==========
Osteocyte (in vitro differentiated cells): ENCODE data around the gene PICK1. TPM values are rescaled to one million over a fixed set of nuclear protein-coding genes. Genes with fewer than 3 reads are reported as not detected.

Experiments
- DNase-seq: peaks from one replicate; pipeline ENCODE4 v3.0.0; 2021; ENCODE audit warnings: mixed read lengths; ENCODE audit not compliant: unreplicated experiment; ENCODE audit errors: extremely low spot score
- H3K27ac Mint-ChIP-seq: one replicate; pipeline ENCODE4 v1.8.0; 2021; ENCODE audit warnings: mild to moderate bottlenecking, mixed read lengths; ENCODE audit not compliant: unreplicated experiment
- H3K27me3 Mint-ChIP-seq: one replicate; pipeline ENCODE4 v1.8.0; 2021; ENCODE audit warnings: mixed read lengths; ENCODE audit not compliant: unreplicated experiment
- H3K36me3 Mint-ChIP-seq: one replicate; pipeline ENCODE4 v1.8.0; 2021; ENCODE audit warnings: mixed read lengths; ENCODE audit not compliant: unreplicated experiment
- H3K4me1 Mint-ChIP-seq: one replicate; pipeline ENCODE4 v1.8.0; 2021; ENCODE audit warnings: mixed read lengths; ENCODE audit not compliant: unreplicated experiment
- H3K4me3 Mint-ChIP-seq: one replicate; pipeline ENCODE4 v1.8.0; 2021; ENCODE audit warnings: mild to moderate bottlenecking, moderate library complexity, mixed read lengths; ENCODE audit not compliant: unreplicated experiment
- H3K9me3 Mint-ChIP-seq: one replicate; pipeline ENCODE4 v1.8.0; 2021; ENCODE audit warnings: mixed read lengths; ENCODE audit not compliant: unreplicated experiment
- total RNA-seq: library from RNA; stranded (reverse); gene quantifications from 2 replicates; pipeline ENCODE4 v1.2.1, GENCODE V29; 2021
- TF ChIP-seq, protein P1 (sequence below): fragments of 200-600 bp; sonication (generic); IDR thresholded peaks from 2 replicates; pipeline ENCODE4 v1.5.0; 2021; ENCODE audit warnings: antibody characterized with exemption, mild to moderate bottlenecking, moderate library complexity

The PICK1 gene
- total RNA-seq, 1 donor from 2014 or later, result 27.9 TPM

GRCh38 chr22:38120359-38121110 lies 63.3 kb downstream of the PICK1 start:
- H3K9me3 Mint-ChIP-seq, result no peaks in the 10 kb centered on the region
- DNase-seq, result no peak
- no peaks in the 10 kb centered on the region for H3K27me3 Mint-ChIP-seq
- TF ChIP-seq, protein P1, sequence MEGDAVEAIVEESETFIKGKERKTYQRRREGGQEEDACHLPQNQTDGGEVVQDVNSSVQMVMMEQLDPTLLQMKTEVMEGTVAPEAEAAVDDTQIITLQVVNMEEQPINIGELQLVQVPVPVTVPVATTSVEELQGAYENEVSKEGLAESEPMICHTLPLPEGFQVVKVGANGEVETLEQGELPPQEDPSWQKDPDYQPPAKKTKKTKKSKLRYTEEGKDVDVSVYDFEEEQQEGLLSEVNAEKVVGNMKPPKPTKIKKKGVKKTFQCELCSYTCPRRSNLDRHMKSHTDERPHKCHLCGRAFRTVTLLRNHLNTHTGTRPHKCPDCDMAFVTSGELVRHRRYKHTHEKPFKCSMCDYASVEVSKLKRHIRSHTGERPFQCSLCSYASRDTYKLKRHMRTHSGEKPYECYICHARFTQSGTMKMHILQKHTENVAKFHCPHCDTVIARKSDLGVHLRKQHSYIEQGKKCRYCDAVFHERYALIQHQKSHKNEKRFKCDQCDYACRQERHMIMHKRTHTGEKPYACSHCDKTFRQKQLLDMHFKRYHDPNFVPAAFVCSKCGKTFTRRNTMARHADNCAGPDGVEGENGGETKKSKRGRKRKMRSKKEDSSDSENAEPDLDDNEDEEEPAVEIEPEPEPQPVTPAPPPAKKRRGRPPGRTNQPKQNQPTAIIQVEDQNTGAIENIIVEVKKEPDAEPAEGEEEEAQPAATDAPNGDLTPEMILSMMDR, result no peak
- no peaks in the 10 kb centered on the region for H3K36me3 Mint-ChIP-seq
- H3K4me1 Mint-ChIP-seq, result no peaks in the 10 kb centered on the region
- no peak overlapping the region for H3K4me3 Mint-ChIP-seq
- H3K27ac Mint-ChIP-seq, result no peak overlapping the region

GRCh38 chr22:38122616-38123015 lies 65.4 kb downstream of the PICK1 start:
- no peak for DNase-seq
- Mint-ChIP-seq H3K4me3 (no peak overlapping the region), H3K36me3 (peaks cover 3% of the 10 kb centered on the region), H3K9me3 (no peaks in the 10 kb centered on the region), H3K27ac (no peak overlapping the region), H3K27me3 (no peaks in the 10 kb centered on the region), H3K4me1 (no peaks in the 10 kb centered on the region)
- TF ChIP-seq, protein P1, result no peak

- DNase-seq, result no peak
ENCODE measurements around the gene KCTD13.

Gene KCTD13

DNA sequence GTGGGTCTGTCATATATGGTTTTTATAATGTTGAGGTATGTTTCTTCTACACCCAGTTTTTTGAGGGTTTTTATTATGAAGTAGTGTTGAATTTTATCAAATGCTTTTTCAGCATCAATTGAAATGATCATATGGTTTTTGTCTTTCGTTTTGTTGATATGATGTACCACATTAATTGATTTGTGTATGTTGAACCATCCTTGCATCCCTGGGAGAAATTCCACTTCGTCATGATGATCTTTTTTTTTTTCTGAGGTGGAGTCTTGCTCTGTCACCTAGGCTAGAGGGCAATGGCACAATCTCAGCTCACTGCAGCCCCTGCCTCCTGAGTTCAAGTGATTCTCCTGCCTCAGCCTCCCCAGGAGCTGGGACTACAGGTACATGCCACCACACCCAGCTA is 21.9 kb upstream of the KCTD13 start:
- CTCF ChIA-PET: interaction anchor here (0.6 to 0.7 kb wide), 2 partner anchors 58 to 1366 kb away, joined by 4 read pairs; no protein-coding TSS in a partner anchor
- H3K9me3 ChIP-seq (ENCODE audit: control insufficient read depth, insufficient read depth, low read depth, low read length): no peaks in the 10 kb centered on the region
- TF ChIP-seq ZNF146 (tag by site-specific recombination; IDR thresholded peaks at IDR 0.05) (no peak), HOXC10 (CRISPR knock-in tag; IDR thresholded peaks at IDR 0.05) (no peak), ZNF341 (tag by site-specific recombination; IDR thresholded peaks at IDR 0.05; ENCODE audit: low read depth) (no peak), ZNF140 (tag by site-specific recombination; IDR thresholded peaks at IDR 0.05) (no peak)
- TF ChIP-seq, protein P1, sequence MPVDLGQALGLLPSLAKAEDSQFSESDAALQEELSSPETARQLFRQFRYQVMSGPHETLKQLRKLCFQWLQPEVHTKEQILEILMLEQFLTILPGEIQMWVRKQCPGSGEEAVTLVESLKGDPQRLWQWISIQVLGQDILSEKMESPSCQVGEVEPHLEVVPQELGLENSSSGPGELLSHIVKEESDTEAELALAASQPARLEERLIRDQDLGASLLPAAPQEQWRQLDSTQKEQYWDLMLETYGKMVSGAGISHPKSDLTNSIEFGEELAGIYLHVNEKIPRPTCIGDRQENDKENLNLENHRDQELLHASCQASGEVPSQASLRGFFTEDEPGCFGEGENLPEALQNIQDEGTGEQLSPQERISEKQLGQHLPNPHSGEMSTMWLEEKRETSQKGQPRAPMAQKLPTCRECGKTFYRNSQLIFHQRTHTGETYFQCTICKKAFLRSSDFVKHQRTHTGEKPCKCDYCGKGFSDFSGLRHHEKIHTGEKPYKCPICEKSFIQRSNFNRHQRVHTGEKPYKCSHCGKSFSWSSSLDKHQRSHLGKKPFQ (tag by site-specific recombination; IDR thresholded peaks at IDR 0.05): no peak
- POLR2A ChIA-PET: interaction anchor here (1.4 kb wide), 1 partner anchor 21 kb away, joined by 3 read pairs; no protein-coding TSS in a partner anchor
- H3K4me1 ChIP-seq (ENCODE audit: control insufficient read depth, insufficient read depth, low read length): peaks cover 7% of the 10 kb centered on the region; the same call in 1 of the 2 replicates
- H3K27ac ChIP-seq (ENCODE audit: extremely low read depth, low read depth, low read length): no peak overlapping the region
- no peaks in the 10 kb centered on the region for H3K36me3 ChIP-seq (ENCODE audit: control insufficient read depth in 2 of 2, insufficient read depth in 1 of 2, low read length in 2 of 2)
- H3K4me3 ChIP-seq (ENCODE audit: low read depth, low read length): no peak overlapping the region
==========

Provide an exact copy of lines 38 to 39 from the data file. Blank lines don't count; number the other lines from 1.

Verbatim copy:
- no peaks in the 10 kb centered on the region for H3K36me3 ChIP-seq (ENCODE audit: control insufficient read depth in 2 of 2, insufficient read depth in 1 of 2, low read length in 2 of 2)
- H3K4me3 ChIP-seq (ENCODE audit: low read depth, low read length): no peak overlapping the region